Whether that's the case remains to be seen. A must-pass year-end spending bill presents the only realistic vehicle to carry the health bills, but it's uncertain whether the final maneuvers on that legislation will play out as Collins would wish. Democratic votes will be needed in the Senate, but Democrats have not committed to supporting her priorities, nor have House Republicans, many of whom oppose the health bills and Collins' attempts to push them into law over their objections.
"You've got individual senators that think, in my view arrogantly, that they are entitled to disproportionate representation of the country," complained Rep. Dave Brat (R-Va.), a member of the conservative Freedom Caucus. "I mean, the American people ought to be ticked off."
In the end, Collins may have little recourse if the bills she's touting don't become law, other than making known her displeasure with the Trump administration and her own party's leadership in Congress.
Yet given the pivotal position she occupies, that may just be enough to push GOP leaders from the president on down to do everything they can to keep her happy.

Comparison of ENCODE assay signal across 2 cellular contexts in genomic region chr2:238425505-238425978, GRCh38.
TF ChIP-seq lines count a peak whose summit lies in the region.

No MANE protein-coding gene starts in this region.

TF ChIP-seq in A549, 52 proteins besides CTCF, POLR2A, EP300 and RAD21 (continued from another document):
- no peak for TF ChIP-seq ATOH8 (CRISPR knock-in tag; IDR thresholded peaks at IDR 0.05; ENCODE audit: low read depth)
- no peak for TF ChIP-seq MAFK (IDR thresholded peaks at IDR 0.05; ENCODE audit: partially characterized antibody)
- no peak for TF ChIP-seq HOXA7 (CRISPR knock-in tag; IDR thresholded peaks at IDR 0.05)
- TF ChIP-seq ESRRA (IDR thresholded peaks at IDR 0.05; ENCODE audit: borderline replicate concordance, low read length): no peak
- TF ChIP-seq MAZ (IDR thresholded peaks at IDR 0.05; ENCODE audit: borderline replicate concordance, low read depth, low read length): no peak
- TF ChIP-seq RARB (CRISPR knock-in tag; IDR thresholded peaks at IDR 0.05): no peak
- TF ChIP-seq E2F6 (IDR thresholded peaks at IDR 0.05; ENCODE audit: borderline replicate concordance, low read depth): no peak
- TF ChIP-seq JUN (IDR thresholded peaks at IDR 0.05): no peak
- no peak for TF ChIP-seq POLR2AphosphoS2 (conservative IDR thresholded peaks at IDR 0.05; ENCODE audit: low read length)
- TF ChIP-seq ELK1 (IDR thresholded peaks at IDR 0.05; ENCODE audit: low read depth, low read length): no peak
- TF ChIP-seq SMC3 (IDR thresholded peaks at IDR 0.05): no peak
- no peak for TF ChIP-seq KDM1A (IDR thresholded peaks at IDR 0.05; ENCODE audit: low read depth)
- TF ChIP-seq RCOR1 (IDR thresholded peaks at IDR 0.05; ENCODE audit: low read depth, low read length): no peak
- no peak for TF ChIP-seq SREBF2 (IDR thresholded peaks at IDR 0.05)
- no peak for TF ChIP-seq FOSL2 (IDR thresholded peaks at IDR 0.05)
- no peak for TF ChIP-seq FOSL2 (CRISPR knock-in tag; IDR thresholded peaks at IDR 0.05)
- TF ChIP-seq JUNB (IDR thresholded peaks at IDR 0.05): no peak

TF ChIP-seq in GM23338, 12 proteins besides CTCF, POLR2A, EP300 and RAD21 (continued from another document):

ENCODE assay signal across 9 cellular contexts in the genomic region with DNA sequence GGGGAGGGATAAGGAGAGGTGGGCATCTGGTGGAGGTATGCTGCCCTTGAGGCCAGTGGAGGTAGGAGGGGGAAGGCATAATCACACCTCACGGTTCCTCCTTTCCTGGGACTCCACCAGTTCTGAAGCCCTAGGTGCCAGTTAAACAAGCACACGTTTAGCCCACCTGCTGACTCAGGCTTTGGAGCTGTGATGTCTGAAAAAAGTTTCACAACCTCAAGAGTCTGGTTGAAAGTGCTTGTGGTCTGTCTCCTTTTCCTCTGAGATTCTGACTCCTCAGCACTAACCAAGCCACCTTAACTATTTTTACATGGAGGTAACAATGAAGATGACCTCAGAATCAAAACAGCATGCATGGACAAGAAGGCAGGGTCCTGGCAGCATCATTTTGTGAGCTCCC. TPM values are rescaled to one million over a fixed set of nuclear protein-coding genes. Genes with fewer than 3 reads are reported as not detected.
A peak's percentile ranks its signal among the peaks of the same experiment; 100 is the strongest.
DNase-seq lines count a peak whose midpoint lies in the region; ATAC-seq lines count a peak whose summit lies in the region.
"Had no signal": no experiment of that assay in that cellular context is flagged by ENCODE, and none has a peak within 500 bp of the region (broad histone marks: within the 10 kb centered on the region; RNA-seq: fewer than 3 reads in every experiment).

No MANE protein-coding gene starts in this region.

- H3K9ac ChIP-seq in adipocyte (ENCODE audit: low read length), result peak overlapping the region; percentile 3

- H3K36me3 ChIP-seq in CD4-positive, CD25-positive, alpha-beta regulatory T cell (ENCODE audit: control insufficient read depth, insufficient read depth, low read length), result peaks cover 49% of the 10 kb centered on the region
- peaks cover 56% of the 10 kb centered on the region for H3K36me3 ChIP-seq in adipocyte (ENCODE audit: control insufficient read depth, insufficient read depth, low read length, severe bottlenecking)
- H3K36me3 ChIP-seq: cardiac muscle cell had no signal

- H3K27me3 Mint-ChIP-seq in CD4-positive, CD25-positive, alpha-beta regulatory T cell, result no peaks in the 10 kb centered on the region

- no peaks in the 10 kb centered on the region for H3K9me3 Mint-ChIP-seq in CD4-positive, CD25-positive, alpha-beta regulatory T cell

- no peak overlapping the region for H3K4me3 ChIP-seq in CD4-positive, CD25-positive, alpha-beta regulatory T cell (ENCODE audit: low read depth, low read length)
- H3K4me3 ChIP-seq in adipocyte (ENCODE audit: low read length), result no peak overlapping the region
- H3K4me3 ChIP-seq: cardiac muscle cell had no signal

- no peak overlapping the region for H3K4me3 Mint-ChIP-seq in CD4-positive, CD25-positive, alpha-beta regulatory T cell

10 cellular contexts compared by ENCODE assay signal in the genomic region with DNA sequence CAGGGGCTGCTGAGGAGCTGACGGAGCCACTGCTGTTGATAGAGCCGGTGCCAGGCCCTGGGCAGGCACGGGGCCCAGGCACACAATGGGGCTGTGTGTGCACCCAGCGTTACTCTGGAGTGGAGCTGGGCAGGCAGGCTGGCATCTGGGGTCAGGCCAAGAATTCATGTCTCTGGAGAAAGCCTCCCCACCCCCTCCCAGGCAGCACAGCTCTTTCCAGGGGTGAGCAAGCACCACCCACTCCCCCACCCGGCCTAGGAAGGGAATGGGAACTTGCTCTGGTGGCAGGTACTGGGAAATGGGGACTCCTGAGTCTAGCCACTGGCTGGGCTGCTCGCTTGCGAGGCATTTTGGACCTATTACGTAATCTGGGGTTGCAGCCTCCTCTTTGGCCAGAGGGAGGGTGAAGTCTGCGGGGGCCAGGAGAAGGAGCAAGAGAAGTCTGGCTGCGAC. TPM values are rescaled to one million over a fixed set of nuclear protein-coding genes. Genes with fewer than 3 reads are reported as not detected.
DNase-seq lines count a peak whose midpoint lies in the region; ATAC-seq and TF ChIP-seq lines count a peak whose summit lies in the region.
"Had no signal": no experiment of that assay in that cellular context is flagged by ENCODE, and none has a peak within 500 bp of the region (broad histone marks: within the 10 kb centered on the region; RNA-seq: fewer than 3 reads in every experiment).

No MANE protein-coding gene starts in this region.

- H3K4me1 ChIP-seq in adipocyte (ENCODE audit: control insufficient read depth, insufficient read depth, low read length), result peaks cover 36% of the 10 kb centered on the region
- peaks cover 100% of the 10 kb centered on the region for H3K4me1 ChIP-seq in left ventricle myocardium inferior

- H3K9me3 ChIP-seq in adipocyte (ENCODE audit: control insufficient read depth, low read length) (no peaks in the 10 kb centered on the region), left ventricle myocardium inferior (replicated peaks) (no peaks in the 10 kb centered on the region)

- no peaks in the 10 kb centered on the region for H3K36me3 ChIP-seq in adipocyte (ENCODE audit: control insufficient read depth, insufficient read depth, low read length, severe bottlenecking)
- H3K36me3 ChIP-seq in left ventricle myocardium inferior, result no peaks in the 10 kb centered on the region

Senate Republican seem to know that.
"It's good," said Sen. Pat Roberts (R-Kansas), "to have Susan in the tent."
Magic Leap reveals its new augmented-reality smart glasses .
The secretive startup has officially launched its hardware, the Magic Leap One Creator Edition. It includes a set of Lightwear smart glasses, a belt-worn Lightpack battery pack and a controller, simply called Control. The company said it's due to ship in 2018, but gave no pricing information. The Creator Edition looks geared toward developers. With its upcoming Creator Portal, the company has announced, "we're getting ready to open access to our SDK (software development kit) along with all of the tools, documentation, learning resources and support you'll need to begin your journey.
FNN: Veteran homelessness conference, White House Christmas decorations unveiled
Brought to you by Desert Diamond: http://ddcaz.com.
Orlando Shooting: Investigation and Political Fallout
In the days after the shooting at an Orlando nightclub left 49 people dead and dozens wounded, the debate in Washington has turned to guns and terrorism. NBC's Pete Williams reports on the...